• It's important to note that the Broadcom A-GPS package is on the communications board, explaining why the Wi-Fi-only iPad does not have GPS.

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Edit Step 17  ¶ 

  • That wraps up this teardown of the iPad 3G.

  • Don't forget to take a peek at its cousin, the iPad Wi-Fi Teardown for more iPad related mayhem.

Required Tools

Spudger

$2.95 · 50+ In stock

Metal Spudger

$2.95 · 50+ In stock

Plastic Opening Tools

$2.95 · 50+ In stock

Phillips #000 Screwdriver

$5.95 · 50+ In stock

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iFixit Lock Pick Set

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Portable Anti-Static Mat

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Comments Comments are onturn off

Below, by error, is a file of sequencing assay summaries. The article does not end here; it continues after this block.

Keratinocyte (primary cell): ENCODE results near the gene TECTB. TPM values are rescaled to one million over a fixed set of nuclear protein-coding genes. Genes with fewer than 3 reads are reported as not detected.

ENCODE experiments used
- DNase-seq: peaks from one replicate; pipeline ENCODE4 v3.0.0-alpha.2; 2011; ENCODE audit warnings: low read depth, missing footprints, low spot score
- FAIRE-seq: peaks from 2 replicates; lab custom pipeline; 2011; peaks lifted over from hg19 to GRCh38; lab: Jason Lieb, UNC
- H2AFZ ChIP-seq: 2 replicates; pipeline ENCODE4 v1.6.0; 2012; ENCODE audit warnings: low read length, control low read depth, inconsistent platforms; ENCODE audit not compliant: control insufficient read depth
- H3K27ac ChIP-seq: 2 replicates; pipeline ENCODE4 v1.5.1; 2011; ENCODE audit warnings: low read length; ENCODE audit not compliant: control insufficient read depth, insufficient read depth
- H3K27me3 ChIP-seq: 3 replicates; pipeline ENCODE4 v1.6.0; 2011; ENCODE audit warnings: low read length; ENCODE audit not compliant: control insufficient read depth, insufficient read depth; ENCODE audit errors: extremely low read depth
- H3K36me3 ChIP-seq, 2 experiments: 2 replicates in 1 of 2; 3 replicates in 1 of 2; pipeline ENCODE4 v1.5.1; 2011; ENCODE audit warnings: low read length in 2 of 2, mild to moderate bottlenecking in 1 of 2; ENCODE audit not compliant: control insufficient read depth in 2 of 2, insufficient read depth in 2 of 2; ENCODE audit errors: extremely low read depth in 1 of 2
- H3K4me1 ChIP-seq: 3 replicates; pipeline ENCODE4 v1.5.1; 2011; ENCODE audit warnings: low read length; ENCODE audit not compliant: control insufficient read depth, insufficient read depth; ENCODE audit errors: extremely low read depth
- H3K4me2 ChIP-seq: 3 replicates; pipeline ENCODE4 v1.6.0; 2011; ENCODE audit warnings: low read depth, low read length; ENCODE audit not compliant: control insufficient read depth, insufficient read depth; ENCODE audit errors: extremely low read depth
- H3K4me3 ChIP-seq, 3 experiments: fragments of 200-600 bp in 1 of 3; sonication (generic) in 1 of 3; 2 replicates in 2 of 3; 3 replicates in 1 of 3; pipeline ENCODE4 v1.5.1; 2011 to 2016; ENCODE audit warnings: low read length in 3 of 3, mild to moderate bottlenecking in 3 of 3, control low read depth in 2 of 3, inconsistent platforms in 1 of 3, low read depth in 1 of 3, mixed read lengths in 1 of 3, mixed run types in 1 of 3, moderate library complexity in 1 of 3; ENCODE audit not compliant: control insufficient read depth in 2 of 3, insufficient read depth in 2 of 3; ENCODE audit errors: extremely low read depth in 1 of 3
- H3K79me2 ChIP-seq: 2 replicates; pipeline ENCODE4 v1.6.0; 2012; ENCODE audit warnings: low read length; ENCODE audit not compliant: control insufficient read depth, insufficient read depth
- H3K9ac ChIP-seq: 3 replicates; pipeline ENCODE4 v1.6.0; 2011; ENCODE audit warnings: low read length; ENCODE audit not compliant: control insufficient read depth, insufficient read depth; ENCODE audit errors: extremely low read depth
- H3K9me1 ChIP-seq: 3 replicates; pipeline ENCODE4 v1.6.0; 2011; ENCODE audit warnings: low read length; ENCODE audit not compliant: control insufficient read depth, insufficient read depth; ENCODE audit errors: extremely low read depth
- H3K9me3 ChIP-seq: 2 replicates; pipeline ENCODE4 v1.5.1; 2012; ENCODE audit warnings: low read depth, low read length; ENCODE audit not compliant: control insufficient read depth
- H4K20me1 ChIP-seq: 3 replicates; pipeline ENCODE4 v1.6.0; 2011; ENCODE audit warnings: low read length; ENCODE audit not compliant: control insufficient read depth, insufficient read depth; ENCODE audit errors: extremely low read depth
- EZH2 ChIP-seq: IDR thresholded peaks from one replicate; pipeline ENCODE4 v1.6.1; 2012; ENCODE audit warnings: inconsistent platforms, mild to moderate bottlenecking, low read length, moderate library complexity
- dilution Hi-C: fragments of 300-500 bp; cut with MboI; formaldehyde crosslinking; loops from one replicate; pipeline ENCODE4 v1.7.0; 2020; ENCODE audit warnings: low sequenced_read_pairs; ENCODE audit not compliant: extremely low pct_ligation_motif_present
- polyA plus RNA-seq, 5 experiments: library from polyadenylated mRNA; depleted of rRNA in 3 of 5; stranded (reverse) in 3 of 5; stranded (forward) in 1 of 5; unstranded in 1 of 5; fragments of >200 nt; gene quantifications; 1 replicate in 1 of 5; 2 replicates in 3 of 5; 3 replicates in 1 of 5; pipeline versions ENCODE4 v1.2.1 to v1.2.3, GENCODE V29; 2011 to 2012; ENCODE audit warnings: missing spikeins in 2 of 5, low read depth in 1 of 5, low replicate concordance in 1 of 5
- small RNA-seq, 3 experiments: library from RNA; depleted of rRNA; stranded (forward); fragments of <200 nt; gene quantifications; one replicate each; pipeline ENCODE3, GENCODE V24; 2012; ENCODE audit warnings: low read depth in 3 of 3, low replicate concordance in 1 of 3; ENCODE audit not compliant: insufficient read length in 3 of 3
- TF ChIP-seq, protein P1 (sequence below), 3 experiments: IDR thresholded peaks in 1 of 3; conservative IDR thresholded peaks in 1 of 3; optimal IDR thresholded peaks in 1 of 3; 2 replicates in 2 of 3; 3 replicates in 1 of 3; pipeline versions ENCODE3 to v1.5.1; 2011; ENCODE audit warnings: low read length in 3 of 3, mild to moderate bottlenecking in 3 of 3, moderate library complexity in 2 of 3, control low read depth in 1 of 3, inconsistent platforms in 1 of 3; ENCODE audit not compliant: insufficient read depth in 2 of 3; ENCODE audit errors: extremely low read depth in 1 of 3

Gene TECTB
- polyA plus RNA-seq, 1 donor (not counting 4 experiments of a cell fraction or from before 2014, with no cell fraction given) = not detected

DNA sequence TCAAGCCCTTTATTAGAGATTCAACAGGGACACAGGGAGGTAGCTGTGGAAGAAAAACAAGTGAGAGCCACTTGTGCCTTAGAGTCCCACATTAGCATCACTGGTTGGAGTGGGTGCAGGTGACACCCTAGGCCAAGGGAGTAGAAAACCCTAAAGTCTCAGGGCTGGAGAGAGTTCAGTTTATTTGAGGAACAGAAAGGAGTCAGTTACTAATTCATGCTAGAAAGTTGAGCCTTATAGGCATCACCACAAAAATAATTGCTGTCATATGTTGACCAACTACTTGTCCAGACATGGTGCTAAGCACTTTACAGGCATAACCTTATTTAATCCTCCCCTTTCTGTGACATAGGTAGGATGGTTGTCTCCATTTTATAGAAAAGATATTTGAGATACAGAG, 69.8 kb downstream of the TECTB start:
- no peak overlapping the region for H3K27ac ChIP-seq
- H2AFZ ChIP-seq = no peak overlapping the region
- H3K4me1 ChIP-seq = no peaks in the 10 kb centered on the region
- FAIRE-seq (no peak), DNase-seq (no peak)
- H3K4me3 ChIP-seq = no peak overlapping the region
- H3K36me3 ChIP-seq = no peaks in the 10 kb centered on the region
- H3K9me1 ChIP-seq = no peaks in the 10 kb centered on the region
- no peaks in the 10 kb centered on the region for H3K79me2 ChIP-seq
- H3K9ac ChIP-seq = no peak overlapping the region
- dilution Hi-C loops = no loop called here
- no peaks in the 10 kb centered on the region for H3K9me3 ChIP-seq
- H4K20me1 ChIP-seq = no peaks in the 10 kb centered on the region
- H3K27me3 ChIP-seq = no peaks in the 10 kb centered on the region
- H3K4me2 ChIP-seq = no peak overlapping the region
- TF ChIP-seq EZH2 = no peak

Unless T-Mobile is now offering micro-SIM cards. AT&T still has the exclusive on this Apple device.

thecreative, · Reply

Quote from thecreative:

Unless T-Mobile is now offering micro-SIM cards. AT&T still has the exclusive on this Apple device.

As far as I know, the "micro" is only in the sorrounding area of the "electronic" part, so, correctly cut-out big-SIMs will be converted to micro-SIMs.

Luis Alejandro Masanti, · Reply

Quote from thecreative:

Unless T-Mobile is now offering micro-SIM cards. AT&T still has the exclusive on this Apple device.

That and their 3G frequencies are incompatible.

Frank, · Reply

.

it's very simple, so, HP and Google can soon make two low cost clones with webOS and ChromeOS

.

gaetano marano, · Reply